This could go the same way in theory, but I doubt it will.  Whereas Obama's birth certificate issue was his opposition grasping at straws and creating drama where none existed, trump exists in a stench of controversy that he willingly perpetuates.

I would guess that any inaugural flub will be less than a footnote compared to the larger and more practical issues people are concerned about.

¯\_(ツ)_/¯

9 (edited by Xeno 20-Jan-2017 20:25:38)

Re: Is Trump POTUS or not POTUS?

Bigthroat wrote:

I still don't understand how you get timing from that? The handover is it noon, fine, and the new president cannot exercise any authority before he's taken the oath ( enter on the Execution of his Office), but not that the oath has to be taken before noon?  Perhaps I'm missing a broader understanding of the Constitution, but in your quotes this is how it appears to me?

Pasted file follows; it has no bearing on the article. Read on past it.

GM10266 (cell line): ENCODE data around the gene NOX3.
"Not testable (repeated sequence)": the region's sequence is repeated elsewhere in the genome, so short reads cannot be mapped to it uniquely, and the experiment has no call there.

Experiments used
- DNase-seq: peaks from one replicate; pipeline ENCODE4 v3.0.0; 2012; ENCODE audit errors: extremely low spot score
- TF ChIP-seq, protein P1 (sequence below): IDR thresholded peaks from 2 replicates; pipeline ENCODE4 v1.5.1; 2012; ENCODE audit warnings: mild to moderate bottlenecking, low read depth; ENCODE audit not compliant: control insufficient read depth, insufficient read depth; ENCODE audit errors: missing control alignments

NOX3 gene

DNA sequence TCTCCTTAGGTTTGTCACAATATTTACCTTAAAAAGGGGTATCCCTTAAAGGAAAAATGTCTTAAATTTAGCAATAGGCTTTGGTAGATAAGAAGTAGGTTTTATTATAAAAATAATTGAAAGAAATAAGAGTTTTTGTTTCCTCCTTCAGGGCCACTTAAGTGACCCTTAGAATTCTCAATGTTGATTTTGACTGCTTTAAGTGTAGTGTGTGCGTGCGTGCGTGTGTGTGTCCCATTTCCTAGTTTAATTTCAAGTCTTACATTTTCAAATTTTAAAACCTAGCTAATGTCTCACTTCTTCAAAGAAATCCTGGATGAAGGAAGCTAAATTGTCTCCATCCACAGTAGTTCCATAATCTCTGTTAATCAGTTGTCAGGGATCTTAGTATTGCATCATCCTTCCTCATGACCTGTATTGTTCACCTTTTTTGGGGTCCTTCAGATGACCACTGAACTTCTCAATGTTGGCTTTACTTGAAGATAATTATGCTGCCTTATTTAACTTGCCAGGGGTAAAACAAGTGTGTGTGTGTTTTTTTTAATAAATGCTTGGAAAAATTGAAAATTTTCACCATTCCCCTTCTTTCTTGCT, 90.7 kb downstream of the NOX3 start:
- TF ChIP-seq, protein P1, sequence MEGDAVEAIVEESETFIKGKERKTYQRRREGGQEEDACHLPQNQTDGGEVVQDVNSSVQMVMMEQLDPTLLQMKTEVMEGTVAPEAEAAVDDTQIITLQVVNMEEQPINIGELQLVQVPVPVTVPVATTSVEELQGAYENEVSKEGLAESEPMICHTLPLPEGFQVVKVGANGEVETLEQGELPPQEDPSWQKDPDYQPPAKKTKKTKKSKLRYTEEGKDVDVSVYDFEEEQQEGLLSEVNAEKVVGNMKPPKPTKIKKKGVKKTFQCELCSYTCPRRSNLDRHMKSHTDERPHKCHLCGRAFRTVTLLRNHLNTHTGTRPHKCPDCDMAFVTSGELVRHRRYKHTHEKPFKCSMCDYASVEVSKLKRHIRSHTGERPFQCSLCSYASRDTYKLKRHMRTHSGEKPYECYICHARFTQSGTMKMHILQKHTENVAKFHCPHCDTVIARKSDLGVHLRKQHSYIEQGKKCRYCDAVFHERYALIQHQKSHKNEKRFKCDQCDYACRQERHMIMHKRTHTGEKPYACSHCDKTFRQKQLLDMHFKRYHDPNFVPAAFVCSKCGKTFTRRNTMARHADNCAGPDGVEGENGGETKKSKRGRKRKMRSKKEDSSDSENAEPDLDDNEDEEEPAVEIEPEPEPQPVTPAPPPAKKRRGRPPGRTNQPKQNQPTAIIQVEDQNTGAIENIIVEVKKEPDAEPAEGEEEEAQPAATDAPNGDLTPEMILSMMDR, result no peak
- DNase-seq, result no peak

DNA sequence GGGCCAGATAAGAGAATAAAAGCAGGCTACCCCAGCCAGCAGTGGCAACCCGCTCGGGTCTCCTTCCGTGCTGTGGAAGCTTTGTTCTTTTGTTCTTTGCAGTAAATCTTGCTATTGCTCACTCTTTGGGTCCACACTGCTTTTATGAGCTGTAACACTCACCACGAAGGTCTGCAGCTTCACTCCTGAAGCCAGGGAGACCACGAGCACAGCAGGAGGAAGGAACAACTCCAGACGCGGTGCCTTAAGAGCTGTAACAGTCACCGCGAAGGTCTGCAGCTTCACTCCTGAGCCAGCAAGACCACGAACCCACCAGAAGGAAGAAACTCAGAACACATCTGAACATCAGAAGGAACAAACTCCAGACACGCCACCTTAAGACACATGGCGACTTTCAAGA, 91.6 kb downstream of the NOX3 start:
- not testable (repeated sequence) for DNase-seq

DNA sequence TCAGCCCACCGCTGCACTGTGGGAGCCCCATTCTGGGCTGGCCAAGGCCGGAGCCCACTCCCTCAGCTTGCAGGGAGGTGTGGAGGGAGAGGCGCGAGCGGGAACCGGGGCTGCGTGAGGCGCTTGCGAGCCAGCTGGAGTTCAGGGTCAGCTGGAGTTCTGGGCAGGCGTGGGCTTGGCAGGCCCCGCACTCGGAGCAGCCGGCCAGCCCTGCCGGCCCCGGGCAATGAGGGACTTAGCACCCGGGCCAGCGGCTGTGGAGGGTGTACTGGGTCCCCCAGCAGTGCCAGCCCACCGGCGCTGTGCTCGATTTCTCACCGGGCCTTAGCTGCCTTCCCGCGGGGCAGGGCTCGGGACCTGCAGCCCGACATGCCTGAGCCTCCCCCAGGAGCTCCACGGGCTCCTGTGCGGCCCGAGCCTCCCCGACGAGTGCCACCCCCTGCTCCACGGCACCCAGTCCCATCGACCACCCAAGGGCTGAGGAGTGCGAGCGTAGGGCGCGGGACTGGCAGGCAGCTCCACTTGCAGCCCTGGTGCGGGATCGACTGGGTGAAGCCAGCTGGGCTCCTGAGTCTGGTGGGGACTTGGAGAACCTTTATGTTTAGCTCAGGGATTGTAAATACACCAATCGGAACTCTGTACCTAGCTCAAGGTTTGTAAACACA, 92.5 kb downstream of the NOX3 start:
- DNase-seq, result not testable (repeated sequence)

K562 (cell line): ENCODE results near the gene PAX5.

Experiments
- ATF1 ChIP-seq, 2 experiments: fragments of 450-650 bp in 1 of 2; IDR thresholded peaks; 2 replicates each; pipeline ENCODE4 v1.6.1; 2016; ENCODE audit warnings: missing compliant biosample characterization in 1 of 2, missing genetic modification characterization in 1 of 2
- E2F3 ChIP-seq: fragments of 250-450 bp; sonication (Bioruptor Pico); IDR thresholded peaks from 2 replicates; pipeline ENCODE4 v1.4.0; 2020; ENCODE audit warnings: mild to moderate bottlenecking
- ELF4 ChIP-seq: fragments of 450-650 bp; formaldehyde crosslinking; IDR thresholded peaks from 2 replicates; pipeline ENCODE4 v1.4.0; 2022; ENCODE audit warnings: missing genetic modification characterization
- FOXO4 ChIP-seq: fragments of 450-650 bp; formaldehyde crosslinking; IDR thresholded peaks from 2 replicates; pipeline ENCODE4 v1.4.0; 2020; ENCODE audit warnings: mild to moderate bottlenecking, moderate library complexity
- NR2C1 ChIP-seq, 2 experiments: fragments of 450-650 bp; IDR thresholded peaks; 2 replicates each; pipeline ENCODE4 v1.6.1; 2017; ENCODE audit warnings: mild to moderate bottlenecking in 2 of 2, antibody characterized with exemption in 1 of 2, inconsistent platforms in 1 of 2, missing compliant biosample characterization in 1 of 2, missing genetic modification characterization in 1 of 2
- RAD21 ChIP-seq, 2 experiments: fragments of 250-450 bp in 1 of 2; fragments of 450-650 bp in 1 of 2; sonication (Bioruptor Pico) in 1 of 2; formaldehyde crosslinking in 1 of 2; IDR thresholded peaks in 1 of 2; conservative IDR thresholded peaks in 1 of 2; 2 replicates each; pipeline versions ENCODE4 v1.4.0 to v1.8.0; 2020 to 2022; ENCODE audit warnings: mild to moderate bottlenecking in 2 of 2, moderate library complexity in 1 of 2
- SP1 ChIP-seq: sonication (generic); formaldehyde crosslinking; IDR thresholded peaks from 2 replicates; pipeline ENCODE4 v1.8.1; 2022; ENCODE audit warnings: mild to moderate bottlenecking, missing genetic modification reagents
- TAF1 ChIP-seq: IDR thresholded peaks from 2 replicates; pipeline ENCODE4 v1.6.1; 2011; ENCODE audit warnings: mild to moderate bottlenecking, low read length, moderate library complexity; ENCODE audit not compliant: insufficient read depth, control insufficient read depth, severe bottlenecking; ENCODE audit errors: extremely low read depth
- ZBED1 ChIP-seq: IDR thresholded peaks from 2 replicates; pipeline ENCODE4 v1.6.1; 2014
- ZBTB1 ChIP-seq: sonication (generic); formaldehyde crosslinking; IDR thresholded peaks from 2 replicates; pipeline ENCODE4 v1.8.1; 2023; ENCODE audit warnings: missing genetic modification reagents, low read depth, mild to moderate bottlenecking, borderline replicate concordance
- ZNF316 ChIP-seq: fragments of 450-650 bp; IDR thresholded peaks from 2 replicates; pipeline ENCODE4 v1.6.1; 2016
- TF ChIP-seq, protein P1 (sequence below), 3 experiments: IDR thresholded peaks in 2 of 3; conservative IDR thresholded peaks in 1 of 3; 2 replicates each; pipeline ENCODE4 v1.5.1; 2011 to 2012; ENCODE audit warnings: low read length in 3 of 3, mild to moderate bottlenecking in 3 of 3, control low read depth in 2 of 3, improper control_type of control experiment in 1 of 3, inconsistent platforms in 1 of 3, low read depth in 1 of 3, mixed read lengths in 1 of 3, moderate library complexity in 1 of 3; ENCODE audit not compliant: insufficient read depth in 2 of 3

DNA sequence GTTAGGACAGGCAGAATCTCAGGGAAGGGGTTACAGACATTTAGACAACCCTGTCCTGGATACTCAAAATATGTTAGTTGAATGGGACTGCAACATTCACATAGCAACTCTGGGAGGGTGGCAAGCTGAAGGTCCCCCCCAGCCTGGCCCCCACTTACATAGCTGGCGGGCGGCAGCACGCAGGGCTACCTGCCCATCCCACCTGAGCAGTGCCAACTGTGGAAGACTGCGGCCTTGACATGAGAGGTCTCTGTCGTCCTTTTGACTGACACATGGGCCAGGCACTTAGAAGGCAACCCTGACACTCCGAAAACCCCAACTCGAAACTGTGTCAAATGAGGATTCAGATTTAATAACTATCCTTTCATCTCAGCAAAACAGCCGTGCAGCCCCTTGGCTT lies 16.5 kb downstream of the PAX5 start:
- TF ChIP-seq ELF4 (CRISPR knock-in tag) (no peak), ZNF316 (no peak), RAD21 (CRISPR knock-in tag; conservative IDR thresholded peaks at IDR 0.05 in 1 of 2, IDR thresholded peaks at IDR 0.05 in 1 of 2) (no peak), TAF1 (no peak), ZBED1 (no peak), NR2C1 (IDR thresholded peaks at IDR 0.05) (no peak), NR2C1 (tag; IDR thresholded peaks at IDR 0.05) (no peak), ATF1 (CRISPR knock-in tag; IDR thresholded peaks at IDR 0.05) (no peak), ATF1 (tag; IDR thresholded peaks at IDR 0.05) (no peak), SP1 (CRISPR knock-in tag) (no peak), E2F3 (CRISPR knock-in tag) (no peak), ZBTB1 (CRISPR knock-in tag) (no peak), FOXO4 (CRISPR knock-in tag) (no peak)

Once again though, I wholly Congratulate you on your new President smile

It's the specific wording of the 20th amendment which is the issue:

the terms of their successors shall then begin

The key word is THEN, which would mean 'at noon'.

Trump's office could not have begun 'at noon' because he hadn't finished taking the oath BEFORE noon.

I, personally, do not think this should be a problem according to the spirit of the law.  But is there any precedent whereby an incumbent POTUS hadn't finished taking the oath before noon?  If so, and there was a ruling on the matter saying it didn't matter, great: whether or not Trump finished taking the oath before noon is a non-issue, then.  Fine.

But if there hasn't been a precedent of an incumbent POTUS not finishing taking the oath before noon, and thus there has never been a ruling on the matter, shouldn't there be a ruling made in Trump's case?

The question is simply, has any incumbent POTUS since 1933 failed to complete the oath before noon on inauguration day?  Did it matter?

10 (edited by Xeno 20-Jan-2017 20:20:32)

Re: Is Trump POTUS or not POTUS?

Genuine question to Americans who don't just not support Trump

Please don't derail this thread.  Your question is for a different thread.  This thread is about a purely constitutional, legal issue: